Lowell High School English teacher Jamie Christians has a couple summer gigs, and they couldn’t be more different. They’re also not your typical customer service jobs, but you could say they are all about delivering satisfaction.
A few years ago, Christians went along with son Max to a Whitecaps baseball job fair.
“The Staffing Inc. folks inquired about my plans, and I thought I’d just be pouring beer,” Christians recalled, “but they were interested in using me as an usher. My experience as an educator made me a perfect fit with kids and families.”
Summertime Journal is a School News Network series highlighting the summer jobs, volunteer work and adventures of area teachers and students.
He usually can be found at Fifth Third Ballpark keeping relief pitchers safe from enthusiastic autograph seekers in the right-field bullpen, monitoring the tickets of those who invest in the high-rent box seats, or working with private parties who’ve reserved one of the decks.
He’s also helped out at non-baseball events such as corporate parties, Nitro Circus and the B-93 Birthday Bash.
Christians said it’s nice to earn some extra money, and to get to work at such a community staple. Plus, he said, “the schedule is flexible, and I can’t imagine walking into work being confronted by better-smelling air. The grilled burgers and onions are incredible.”
The Whitecaps gig started in spring 2015. He still crosses paths with Max, who while on break from his studies at Michigan State University can be spotted this season serving up the famous Fifth Third Burger out of the Sweet Meats Smokehouse on the third-base concourse.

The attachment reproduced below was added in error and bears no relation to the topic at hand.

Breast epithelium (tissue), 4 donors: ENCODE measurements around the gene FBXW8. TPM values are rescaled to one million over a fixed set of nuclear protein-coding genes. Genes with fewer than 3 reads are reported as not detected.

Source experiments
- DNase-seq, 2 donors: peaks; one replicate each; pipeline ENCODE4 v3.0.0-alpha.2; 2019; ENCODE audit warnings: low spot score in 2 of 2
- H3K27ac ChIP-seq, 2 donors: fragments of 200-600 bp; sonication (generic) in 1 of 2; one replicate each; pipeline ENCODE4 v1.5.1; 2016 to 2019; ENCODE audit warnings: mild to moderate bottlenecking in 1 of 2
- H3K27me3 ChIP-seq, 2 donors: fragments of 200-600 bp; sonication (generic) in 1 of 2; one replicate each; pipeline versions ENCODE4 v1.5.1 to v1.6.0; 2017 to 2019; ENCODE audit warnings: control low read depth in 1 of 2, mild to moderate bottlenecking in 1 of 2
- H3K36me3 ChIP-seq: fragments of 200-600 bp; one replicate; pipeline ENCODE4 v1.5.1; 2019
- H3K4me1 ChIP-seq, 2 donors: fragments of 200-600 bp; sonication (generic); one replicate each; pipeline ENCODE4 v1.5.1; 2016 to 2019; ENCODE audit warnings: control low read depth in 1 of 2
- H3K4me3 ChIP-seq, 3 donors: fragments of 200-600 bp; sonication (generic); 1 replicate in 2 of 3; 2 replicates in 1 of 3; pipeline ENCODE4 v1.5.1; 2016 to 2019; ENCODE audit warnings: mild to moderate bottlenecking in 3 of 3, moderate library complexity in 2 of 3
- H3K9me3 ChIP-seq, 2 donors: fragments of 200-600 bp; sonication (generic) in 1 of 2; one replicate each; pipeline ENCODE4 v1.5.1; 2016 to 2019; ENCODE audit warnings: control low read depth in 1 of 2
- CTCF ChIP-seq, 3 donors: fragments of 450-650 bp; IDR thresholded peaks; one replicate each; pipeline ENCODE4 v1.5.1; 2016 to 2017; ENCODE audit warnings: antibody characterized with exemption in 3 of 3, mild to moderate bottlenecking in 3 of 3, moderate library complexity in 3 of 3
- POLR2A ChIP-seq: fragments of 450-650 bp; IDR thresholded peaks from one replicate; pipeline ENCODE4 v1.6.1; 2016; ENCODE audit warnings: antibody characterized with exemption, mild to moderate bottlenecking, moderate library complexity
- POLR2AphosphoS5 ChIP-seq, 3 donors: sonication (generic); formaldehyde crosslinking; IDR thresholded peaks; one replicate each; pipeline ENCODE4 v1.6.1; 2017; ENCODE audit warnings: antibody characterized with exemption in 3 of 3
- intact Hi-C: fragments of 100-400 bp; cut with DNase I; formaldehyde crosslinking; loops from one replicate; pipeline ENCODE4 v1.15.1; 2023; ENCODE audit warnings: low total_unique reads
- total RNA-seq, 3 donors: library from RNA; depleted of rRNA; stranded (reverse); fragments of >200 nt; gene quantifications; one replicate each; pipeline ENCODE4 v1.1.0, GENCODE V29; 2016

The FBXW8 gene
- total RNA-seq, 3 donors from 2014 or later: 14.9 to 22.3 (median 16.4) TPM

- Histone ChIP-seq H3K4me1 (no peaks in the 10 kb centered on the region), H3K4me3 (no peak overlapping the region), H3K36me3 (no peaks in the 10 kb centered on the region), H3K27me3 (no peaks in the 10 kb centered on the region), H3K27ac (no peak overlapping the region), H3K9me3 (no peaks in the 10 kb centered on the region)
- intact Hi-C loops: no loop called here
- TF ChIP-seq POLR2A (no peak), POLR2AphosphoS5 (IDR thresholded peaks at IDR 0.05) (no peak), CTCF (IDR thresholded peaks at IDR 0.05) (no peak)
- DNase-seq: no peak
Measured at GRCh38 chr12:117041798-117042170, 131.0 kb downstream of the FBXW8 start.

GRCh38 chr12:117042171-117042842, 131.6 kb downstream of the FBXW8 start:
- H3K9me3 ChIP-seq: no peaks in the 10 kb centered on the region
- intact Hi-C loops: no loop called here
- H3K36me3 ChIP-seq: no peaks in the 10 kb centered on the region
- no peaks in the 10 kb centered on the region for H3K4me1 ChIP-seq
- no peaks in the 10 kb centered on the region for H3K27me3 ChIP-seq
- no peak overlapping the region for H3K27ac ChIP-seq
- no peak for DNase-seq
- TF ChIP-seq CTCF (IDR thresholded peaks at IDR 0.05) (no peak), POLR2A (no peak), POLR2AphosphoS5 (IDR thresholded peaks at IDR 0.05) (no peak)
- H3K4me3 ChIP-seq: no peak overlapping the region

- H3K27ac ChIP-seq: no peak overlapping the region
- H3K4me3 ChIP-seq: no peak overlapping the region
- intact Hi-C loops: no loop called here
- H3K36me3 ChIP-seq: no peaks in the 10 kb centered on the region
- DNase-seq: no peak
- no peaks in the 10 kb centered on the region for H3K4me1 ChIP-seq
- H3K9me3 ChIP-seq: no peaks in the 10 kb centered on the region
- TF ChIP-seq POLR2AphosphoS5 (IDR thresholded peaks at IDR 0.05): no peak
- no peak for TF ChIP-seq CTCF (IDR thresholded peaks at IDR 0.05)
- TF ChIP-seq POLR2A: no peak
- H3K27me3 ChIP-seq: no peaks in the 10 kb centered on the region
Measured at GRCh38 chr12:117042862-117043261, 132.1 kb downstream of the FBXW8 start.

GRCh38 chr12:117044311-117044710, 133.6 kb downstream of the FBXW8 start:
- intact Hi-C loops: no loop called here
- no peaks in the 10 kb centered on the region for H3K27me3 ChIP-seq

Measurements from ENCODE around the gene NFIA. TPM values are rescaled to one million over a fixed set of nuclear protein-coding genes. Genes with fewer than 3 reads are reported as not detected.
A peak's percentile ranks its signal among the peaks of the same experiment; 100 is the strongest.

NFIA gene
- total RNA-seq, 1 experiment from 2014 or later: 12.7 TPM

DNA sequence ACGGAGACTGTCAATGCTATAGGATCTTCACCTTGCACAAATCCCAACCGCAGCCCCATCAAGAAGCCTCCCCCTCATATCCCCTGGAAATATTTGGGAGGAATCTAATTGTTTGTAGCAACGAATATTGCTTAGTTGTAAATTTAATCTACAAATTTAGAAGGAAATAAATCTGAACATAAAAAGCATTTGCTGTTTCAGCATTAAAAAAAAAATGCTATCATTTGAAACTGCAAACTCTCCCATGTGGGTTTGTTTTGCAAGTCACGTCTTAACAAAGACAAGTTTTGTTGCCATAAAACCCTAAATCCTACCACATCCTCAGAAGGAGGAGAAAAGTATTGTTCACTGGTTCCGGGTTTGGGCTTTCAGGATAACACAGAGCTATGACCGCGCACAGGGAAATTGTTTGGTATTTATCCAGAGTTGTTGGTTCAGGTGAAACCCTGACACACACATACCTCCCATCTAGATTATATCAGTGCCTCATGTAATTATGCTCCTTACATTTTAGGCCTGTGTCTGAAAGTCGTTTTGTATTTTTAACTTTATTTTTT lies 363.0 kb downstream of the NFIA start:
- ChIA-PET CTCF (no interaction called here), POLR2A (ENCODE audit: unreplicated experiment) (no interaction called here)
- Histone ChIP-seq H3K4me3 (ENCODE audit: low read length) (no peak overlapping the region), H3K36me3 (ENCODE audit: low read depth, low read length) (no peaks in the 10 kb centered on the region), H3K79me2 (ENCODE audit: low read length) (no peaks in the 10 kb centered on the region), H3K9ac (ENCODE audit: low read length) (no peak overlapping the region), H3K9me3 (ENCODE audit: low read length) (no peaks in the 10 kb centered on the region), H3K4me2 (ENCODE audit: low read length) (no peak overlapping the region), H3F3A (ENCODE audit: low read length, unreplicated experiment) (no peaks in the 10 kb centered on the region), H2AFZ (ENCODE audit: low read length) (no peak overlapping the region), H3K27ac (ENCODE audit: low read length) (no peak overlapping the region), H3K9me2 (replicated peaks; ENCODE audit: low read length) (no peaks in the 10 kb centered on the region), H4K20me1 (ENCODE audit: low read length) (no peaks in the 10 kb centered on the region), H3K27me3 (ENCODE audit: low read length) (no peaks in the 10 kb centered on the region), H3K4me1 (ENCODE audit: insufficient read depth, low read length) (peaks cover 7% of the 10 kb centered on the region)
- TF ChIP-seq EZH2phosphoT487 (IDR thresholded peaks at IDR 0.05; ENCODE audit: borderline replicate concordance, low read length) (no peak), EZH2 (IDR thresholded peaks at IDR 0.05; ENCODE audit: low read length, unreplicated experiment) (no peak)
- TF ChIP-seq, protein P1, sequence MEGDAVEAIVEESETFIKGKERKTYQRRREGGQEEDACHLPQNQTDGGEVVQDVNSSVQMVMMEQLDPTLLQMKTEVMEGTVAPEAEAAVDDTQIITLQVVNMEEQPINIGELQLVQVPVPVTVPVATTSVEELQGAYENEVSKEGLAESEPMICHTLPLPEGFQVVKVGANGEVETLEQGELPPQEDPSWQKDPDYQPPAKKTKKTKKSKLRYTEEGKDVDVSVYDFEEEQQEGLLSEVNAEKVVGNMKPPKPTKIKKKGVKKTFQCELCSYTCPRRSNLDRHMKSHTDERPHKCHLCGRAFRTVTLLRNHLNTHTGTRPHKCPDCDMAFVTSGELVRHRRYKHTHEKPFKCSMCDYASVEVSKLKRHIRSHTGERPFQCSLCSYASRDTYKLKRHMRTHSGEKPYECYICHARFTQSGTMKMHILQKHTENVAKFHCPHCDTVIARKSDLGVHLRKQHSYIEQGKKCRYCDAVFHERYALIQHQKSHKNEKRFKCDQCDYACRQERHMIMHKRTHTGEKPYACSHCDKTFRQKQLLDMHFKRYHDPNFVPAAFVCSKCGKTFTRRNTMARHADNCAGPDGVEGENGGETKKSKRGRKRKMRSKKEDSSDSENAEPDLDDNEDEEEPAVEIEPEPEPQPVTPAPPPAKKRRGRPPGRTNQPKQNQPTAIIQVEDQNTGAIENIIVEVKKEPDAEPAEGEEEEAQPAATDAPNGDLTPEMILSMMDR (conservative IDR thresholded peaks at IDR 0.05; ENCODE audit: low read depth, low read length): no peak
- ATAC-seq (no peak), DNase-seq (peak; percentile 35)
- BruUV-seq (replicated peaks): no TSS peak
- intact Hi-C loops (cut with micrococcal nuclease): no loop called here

(By the way, Christians is not the only teacher to be found working at Fifth Third Ballpark; Rockford High School math teacher Bob Wells is the well-loved on-field host of the Whitecaps.)
Fifth Third Ballpark was where Christians met a retired teacher in 2016 who owns a vehicle transport service; and that led his other summer job: driving privately owned vehicles to and from the Great Lakes state and beyond.
“I love driving and taking road trips, so … I figured I’d give it a shot,” Christians said. “I’m not getting super-rich driving, but the schedule is flexible, every day is different, and I get to experience a side of life I probably wouldn’t under different circumstances.”
And let’s face it, he said the money comes in handy. The married father of two is still paying off a pair of graduate degrees, and teacher pay has remained largely stagnant for a decade.
“For various reasons, I brought home more in 2009 than I do now,” he said. “Rather than sulk about it, I decided to take advantage of the one asset others perceive we have in abundance: time. The reality is, working two extra jobs affords my family a little bit extra every month to help pay for family cars, college and vacations.”